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I'm very confused and at a loss here, so bare with me.

We were updating our Google search plugin for our domain, when I noticed odd behaviors in the Google search results:

  • fod.oursite.com
  • foood.oursite.com
  • fd.oursite.com

Are showing up in the Google indexing search results. We have nothing in our database that indicates these domains and nothing redirecting in our app/web servers. We have a domain called 'food.oursite.com', but why are these variations indexed?

Any ideas what cause this?

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Do those subdomains show actual pages? –  DisgruntledGoat Jun 5 '13 at 19:03
    
Yes - They are exact replicas of the existing. For instance, foood.oursite.com/berries/24 would go to the same page as www.oursite.com/berries/24 –  user2124871 Jun 5 '13 at 19:04

2 Answers 2

I'd suggest checking your server settings as well as see if you can find any links to those subdomains. I've see in the past where poorly configured servers will show a 200 OK status on any URL as long as portions of the URL are correct (IE food.domain.com/123, fod.domain.com/123 etc. will all return a 200 status and the same content). This can also happen via the URL mapping systems in some coding frameworks.

Since they are all common misspellings of the actual URL it would be very easy for someone to add a link to the misspelled URL by accident (and have it render properly for them so they don't ever notice the misspelling). Then viola Google follows the link and indexes made up subdomains.

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So we tackled the redirect for our web server so that anyone coming from <trash>.oursite.com will be redirected to www.oursite.com. Will this solve the problem eventually (in that Google will re-index and ignore these sites since they now throw 301s)? –  user2124871 Jun 5 '13 at 19:06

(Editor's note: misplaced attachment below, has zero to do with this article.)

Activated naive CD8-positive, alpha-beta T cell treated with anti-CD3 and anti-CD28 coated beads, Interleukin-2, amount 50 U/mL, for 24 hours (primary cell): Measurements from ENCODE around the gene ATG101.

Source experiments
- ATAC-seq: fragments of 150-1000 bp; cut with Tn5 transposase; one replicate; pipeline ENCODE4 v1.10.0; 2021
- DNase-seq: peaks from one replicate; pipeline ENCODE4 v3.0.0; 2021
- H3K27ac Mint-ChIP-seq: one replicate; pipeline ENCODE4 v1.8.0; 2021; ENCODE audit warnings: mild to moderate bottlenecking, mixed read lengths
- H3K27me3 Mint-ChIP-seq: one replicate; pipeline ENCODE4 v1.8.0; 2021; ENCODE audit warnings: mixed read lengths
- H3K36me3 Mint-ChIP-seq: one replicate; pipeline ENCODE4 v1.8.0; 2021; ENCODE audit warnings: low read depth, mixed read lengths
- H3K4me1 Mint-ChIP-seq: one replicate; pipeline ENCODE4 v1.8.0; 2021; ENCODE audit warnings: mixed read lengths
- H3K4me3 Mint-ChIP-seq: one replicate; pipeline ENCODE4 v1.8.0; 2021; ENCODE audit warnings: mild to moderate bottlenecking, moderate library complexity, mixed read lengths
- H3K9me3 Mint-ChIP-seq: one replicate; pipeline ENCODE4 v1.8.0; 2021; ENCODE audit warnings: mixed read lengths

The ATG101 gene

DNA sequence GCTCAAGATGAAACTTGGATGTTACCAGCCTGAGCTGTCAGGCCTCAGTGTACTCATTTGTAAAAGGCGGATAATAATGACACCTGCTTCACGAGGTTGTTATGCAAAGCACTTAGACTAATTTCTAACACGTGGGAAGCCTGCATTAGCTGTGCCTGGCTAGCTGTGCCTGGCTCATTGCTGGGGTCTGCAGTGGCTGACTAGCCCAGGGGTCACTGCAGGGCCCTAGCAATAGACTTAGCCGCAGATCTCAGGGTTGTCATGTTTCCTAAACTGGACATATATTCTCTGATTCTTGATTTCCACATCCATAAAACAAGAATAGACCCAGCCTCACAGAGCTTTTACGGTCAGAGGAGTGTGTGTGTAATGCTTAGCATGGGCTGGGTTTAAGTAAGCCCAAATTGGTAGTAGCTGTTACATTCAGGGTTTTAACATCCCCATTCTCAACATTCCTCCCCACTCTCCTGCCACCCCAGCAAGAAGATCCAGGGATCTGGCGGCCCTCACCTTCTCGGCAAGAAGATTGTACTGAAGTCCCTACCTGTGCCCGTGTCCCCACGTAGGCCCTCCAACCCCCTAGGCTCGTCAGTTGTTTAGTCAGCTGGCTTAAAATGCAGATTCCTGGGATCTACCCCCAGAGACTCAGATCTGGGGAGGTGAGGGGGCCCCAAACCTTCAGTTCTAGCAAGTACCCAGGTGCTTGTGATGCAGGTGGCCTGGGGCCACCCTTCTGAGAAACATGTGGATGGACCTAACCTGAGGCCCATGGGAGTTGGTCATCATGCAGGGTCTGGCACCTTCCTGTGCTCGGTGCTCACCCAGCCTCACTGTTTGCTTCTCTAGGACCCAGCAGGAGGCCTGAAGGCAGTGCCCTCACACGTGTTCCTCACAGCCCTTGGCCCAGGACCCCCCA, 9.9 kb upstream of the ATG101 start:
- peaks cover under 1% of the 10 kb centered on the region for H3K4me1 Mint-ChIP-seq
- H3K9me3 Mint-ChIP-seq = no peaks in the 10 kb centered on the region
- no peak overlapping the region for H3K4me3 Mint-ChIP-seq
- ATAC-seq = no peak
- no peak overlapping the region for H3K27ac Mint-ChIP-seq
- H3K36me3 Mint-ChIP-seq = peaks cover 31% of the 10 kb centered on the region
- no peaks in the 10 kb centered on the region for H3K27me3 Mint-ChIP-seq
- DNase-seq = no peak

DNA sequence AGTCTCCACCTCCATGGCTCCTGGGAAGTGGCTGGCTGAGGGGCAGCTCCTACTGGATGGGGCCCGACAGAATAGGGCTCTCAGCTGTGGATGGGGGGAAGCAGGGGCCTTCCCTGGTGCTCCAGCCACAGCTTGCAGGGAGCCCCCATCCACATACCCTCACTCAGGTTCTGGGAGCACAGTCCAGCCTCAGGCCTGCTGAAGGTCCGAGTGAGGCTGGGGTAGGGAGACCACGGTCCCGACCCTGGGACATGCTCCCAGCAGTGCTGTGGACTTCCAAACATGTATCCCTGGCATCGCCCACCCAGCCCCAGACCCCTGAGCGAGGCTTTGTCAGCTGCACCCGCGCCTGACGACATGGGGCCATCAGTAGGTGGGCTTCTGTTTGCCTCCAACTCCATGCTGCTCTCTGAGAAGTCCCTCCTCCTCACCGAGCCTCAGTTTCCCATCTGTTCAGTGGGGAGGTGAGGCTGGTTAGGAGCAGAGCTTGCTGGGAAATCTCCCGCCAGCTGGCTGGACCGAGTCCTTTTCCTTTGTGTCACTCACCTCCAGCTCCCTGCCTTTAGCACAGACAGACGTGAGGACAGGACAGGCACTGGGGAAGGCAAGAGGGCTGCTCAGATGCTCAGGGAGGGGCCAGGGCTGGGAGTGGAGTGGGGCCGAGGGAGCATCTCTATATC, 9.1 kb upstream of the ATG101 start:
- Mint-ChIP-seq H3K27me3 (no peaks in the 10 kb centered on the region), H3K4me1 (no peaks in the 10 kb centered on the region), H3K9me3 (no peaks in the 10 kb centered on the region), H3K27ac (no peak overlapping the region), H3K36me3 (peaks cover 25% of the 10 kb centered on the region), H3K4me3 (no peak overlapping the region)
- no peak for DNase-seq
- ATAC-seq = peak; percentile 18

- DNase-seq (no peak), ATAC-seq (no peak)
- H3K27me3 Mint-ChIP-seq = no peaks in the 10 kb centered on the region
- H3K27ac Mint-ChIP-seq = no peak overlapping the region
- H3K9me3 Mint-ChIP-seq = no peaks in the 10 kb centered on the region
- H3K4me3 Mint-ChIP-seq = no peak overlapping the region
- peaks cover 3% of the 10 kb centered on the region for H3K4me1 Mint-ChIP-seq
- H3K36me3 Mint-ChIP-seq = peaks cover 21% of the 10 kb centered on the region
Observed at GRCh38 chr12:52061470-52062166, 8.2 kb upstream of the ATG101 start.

@user2124871 Yes it should solve the problem, just give it a few weeks. Personally though I would set up the domain so that any random subdomain simply doesn't work, and shows the same error as if you type a non-existent domain into your browser. –  DisgruntledGoat Jun 5 '13 at 23:54
    
I agree with DisgruntledGoat, it should do the trick and you should lock in the URLs so it doesn't happen in the future. You may be able to speed up the process of getting the URLs removed by requesting it through your webmaster tools dashboard (I haven't used it myself so I don't know how effective it is, but I figure it's not likely to slow the process down). –  Joshak Jun 6 '13 at 14:56

The Googlebot will automatically try to create shortcuts from links that it thinks will be helpful to visitors and then lists them in the search results. See this for more information: Sitelinks

As indicated there, you can simply "Demote" the sitelink URL's you don't want displayed in the search results:

Webmaster Tools -> Configuration -> Sitelinks -> Demote this sitelink URL

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Interesting - Any idea why this is the case? It appears that it is taking on of our domains (food.oursite.com) and making different variations of it (fd.oursite.com, fod.oursite.com, foood.oursite.com, etc). I'd like for this to not happen, as it looks horrible. We've added the variations to the webmaster tools, but I dont know if that will work and I'm reading we'd have to update after 90 days. Is this true? –  user2124871 Jun 5 '13 at 18:48
    
Didn't have a chance to reply till now. There could be malformed links in your content or sitemap, server configuration issues, or CNAME records to subdomains that no longer exist. In addition to demoting the sitelink, you should also specify that the subdomains be skipped in your robots.txt file. –  dan Jun 6 '13 at 0:27

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